Defining Music: A Family Affair

When my Dad passed away, he left a collection of old records – mainly from the ‘big band’ era of the ‘30s and ‘40s including: Benny Goodman, Glenn Miller, Tommy Dorsey, Count Basie, Artie Shaw, Fats’ Waller, Duke Ellington and, of course, Guy Lombardo and his Royal Canadians.

Plus, those great vocalists, including: Frank Sinatra, Ella Fitzgerald, Bing Crosby, Rosemary Clooney, Patti Page and Dinah Shore – along with vocal groups like the Ink Spots and the Andrew Sisters.

They left a legacy … respect … towering talent … a state of mind that reached out for the new, that others would later build on – links in a chain handed down from generation to generation.

“America means freedom and there’s no expression of freedom quite so sincere as music”. Glenn Miller

Yet, looking at those old ’78’ records, I knew that there was a great story behind every one of these artists. If we consider them pioneers; who did they see as pioneers? Like Isaac Newton’s famous quote … did they see themselves as ‘standing on the shoulders of (musical) giants’? And, what compelled them to play and develop their signature style of music?

When our weekly group plays down at EJ’s in Baden, people come up all the time with requests from the ‘50s / ‘60s … current stuff … rock, country and various genres

I asked our ‘Almost Every Thursday Night’ band (whose members have drifted in and out over the past 6 years) to give their own short assessment as to why they play – including Matt, EJ’s proprietor, who says he’s always enjoyed live music and he knows many of his patrons who walk through his doors love that hometown sound.

“I’ll tell you about the magic, and it’ll free your soul /
But it’s like trying to tell a stranger ’bout rock and roll”
Lyrics for: Do You Believe in Magic?

So, to paraphrase some band members – in alphabetical order:

Larry: ‘It’s when singing or playing, you get to share what’s in your heart – what they see is me.’

Mac: ‘It’s about maintaining a connection with the audience and my commitment to that connection is critical … beyond a common social interaction.’

Morris: ‘The challenge of learning new songs, more or less on the spot, keeps it interesting and fresh.’

Paul: ‘It’s a part of life … old days and good remembrances … the love of beautiful instruments.’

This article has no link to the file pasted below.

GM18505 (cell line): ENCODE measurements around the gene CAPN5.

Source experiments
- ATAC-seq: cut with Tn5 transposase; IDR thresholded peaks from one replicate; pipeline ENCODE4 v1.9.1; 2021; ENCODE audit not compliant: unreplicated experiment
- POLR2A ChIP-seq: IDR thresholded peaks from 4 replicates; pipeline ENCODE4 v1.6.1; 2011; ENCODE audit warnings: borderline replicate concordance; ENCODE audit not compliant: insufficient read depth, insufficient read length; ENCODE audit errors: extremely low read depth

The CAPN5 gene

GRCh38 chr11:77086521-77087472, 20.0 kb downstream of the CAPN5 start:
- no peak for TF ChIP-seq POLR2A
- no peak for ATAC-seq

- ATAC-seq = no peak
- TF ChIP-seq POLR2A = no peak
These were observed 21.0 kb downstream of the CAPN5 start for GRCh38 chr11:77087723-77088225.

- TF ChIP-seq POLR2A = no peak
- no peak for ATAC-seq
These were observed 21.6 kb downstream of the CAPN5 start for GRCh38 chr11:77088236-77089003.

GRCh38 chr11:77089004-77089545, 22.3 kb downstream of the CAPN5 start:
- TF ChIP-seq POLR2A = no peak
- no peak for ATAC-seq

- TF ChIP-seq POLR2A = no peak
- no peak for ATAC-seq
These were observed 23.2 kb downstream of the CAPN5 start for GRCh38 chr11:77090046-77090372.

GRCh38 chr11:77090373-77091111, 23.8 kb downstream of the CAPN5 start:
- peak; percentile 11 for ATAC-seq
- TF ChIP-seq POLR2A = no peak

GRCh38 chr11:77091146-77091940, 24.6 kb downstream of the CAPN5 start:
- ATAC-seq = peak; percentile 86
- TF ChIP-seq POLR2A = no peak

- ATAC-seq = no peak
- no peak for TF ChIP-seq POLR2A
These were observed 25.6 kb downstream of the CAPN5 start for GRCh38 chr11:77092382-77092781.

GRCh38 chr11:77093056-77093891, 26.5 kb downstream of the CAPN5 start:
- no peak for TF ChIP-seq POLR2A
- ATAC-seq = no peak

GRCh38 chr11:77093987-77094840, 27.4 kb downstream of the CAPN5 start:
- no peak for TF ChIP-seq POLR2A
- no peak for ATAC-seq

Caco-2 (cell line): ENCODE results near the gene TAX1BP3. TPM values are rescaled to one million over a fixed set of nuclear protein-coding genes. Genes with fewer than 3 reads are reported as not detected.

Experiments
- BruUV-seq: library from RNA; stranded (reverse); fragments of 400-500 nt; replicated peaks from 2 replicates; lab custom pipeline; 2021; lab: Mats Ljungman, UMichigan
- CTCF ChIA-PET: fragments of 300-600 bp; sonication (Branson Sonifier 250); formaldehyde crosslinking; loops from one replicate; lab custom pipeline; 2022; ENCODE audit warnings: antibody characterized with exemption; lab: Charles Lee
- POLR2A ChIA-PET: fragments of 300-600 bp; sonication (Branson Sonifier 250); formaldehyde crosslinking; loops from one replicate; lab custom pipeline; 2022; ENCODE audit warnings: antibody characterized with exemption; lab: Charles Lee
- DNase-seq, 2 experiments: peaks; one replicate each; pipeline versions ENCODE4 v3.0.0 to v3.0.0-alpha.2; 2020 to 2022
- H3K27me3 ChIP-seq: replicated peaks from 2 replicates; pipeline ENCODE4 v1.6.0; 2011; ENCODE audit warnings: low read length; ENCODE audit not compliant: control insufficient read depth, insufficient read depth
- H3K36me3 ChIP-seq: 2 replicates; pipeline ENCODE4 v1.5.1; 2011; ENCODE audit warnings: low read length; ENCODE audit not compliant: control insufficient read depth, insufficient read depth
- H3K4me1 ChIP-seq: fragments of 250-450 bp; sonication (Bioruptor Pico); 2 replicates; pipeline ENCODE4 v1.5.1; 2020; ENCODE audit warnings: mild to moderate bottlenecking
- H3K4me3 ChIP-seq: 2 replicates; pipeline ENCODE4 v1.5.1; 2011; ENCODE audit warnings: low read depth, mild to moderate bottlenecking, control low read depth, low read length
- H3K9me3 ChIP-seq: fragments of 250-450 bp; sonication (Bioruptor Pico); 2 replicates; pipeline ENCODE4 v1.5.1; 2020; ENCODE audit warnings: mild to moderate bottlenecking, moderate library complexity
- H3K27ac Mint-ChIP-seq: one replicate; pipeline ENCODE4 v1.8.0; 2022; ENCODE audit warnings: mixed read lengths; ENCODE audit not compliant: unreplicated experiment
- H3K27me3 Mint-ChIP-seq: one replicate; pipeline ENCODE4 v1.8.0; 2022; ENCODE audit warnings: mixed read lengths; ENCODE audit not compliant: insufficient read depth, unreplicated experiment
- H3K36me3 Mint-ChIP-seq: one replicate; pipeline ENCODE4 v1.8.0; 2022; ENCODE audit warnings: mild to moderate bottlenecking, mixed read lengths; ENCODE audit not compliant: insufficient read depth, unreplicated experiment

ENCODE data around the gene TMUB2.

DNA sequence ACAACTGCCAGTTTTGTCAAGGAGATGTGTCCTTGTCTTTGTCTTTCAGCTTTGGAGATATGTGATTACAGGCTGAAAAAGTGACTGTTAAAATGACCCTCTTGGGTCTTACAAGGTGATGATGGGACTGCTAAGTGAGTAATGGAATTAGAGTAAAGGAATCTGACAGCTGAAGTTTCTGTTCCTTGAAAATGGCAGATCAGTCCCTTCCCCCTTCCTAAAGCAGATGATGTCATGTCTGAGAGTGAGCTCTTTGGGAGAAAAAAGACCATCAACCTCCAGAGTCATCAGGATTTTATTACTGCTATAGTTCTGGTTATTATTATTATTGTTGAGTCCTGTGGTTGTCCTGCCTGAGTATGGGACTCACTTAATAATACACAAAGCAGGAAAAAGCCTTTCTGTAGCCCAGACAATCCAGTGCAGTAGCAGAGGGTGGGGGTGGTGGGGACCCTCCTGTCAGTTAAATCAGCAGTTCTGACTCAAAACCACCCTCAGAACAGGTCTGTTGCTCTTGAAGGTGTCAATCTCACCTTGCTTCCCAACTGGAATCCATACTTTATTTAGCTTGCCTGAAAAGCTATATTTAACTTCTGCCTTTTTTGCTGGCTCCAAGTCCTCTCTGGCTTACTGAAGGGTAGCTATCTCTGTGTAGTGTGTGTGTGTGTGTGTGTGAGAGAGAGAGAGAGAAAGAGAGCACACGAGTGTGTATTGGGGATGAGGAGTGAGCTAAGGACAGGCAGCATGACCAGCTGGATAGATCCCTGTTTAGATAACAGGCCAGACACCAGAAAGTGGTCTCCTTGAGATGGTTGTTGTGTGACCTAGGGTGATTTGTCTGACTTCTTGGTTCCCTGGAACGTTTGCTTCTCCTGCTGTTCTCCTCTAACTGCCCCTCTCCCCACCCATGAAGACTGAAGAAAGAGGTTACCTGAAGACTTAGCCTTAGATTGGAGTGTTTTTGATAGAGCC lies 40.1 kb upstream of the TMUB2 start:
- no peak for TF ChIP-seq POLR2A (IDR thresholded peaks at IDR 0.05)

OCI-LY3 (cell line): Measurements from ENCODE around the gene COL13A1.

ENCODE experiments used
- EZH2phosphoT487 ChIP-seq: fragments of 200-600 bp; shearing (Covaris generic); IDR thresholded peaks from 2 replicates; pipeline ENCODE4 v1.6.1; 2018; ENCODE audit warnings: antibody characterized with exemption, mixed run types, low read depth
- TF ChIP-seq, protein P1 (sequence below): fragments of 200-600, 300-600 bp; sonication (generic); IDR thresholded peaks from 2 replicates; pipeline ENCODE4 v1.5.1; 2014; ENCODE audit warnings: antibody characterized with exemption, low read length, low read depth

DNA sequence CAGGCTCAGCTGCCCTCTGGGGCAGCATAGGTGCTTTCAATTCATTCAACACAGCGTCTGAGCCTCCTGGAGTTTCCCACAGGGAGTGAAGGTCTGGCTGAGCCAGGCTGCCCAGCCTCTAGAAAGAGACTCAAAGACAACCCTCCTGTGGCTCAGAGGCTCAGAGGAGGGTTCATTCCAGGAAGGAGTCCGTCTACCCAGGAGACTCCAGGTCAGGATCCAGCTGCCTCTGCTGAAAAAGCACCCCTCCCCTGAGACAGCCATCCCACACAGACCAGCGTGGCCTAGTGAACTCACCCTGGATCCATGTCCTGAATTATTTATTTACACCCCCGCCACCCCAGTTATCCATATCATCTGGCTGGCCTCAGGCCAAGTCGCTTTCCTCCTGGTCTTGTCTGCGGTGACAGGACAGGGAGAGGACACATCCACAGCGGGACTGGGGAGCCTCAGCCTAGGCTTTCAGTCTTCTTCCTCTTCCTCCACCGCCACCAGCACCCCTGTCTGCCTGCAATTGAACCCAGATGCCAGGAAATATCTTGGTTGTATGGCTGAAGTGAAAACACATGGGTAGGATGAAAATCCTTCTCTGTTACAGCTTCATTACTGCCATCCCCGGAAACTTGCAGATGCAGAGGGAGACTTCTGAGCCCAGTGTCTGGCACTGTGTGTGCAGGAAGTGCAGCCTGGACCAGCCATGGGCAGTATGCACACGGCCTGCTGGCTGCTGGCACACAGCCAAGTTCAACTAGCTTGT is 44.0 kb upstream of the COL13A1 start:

Richard: ‘It’s about reminding yourself that the worst thing that can happen is that you break a guitar string or something; but for most of the world, it’s life or death every day. It’s the freedom to express who you are.’

Terry: As a seasoned professional with 50 years experience, says he loves music and simply likes to share with others’.

Will: In his 20’s and easily the youngest of the group, this virtuoso says that ‘he grew up with the classic rock tunes played by his parents and disdains commercial radio today. He says that it’s not often one has the opportunity in life to communicate to others without saying a word.’

So, because I had grown up with them; I agonized over what to do with my dad’s record collection. I was certainly appreciative the music’s quality; but not the scratched, and sometimes cracked condition, of his records. I think he loved the mere physical presence of them, as a tangible reminder of his youth. And I love them because they reminded me of him.

Eventually, though, I decided to trade them for some ‘greatest hits’ from my own generation.

What made that decision easier was the realization that my Dad was a practical man and I’m sure he would have agreed with getting what I wanted. Ironically, because of online tunes, I’ve also have access to all the great classics of my father’s era. And, because of my dad, I know exactly what to look for.

Music has been described as having the power to supply happiness and freedom to those who make it and those who listen to it. Today, because of music’s magic, my dad lives on … links in a generational chain … wondering who’s next?

Fred Parry (2012)          www.fredparry.ca

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